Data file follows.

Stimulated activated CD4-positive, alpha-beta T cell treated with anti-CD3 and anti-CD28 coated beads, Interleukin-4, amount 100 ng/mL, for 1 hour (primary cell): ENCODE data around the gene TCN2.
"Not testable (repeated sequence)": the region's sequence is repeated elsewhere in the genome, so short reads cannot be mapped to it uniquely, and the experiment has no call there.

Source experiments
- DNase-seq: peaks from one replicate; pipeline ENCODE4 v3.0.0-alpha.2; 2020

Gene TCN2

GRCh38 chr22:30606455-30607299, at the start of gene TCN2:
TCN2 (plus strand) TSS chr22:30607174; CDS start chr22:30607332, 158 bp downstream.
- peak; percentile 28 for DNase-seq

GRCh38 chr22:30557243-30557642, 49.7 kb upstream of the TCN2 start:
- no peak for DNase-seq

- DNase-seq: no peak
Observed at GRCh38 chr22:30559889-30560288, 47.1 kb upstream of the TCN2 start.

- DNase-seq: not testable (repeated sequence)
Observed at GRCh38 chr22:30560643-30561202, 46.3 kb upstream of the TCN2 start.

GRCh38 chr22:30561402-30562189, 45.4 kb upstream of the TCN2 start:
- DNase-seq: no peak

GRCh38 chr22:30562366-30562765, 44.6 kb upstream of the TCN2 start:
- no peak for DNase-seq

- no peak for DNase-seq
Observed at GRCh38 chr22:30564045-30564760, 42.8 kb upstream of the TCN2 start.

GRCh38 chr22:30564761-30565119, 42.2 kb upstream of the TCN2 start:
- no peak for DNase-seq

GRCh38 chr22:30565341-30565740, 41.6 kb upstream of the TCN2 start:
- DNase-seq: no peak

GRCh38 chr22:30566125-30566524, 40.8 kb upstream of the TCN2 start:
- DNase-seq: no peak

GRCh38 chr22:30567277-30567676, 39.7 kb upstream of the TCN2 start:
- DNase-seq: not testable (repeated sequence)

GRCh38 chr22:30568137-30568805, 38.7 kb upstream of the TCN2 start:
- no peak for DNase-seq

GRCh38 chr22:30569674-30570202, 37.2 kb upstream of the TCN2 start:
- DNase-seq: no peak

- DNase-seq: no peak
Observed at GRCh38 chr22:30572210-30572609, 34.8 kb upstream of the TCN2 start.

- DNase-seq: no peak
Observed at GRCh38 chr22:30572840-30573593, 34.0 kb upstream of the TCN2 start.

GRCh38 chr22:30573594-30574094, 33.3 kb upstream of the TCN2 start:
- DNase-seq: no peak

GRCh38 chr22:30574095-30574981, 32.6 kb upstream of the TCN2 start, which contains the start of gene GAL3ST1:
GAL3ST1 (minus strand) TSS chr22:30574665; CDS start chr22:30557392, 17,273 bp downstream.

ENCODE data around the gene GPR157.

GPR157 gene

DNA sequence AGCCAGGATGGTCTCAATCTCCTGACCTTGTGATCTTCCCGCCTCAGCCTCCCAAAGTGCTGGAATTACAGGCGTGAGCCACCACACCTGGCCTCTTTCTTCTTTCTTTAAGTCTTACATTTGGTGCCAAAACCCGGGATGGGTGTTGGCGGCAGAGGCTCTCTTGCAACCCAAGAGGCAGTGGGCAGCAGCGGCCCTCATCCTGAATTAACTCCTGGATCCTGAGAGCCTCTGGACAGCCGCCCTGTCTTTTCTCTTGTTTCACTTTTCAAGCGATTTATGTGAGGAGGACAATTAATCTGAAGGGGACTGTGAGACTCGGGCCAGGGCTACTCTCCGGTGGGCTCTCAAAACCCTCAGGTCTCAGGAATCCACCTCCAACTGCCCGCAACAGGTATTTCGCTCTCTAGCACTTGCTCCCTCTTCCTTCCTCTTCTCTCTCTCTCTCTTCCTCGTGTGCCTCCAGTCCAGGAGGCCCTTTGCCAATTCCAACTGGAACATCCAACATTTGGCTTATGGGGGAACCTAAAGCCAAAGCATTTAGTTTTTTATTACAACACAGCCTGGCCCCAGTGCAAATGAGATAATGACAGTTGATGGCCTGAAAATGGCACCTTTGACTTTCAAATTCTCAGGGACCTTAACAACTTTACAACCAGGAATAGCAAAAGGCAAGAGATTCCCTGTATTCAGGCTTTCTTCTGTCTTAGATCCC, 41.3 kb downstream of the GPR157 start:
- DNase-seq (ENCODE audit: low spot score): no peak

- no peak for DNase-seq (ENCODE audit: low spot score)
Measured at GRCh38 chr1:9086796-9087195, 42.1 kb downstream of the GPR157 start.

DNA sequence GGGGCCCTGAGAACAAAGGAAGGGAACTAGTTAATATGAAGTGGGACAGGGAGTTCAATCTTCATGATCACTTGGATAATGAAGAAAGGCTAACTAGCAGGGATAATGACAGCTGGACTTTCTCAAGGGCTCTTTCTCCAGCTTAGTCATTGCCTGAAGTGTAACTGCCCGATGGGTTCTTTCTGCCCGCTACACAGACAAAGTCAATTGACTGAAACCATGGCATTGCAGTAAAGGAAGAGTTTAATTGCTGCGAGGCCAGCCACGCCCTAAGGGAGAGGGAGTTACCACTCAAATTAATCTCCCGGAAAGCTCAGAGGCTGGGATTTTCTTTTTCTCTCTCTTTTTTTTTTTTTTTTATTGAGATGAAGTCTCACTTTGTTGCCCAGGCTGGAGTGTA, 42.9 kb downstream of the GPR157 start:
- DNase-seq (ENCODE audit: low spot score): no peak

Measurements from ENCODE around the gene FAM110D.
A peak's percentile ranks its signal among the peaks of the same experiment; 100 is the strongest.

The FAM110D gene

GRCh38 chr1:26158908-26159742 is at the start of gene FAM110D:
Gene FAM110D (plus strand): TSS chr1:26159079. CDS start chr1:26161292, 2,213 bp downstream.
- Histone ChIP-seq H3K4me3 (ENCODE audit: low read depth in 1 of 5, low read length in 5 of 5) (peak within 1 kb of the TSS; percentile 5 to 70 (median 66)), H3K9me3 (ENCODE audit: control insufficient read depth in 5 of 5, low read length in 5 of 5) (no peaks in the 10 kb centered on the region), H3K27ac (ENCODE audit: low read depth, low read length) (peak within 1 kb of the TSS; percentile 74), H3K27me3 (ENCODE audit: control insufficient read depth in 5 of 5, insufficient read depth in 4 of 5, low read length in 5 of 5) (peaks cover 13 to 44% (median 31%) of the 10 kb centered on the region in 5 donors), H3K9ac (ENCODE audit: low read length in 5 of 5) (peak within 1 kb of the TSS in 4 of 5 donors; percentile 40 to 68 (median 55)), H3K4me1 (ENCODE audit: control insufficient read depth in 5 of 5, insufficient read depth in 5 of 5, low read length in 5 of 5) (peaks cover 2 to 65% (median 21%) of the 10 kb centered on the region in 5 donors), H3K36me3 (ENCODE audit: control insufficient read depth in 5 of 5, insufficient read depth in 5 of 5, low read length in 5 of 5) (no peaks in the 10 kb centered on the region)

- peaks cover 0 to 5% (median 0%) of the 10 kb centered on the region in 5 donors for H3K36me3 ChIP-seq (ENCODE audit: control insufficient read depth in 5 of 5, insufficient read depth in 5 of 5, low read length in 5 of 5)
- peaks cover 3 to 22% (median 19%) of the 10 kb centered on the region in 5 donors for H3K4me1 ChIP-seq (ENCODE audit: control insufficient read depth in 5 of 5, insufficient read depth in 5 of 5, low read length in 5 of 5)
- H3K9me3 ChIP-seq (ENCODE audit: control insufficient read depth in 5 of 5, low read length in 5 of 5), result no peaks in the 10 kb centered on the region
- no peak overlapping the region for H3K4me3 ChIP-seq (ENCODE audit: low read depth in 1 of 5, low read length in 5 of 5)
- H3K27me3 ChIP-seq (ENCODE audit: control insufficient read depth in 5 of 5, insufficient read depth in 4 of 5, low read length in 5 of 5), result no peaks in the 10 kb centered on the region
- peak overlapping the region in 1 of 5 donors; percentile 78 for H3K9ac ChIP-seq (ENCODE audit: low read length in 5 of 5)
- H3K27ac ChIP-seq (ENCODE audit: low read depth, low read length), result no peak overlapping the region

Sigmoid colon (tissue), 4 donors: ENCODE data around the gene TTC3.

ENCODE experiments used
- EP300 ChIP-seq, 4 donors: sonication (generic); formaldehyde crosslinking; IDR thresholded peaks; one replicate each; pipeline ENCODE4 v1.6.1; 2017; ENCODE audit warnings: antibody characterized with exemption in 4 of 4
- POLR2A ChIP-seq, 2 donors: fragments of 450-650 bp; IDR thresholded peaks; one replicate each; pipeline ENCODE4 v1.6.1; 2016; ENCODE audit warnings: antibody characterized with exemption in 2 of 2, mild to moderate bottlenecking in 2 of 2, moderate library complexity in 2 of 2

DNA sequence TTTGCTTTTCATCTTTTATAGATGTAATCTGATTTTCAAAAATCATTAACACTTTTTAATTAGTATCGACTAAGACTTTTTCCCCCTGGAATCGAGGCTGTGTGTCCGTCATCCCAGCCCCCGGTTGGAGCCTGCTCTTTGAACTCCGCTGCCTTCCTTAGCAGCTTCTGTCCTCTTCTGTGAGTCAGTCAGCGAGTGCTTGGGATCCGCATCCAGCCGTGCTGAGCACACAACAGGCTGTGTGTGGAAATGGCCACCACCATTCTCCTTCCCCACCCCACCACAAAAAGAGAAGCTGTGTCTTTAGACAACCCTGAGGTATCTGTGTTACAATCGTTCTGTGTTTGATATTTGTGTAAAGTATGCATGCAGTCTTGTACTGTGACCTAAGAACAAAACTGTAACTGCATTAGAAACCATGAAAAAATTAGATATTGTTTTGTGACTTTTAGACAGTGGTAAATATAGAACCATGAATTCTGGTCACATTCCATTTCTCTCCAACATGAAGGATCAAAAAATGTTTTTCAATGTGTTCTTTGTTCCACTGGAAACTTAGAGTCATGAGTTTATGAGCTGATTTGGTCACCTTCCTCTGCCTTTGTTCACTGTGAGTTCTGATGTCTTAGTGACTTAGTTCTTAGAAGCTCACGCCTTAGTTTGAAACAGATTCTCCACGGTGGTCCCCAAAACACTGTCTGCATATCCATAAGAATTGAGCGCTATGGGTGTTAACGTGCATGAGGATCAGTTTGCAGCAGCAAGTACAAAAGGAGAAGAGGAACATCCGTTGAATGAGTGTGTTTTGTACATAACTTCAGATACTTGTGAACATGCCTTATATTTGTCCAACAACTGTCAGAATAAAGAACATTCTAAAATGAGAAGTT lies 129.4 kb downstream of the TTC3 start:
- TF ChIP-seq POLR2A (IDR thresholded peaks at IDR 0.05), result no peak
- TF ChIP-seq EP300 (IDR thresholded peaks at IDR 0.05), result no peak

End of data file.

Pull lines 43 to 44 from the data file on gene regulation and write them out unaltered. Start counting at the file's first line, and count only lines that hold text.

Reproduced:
DNA sequence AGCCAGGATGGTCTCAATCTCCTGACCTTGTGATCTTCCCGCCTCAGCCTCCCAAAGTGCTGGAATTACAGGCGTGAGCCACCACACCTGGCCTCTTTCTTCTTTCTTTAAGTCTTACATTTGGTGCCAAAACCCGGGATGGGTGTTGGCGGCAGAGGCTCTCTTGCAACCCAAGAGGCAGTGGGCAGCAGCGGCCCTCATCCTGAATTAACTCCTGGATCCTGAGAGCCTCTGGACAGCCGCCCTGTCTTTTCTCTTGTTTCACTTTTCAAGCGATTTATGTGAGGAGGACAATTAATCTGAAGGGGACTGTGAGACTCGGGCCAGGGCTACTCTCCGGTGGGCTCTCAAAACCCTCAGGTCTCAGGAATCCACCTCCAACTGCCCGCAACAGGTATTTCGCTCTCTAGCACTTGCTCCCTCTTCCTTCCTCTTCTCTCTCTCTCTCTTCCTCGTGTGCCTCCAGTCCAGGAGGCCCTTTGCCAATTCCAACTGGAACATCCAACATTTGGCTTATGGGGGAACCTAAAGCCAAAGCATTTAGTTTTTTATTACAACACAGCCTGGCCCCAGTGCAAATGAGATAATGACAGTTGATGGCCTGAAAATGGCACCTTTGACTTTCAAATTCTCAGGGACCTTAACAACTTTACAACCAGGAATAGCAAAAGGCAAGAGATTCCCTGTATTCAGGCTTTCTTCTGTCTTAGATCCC, 41.3 kb downstream of the GPR157 start:
- DNase-seq (ENCODE audit: low spot score): no peak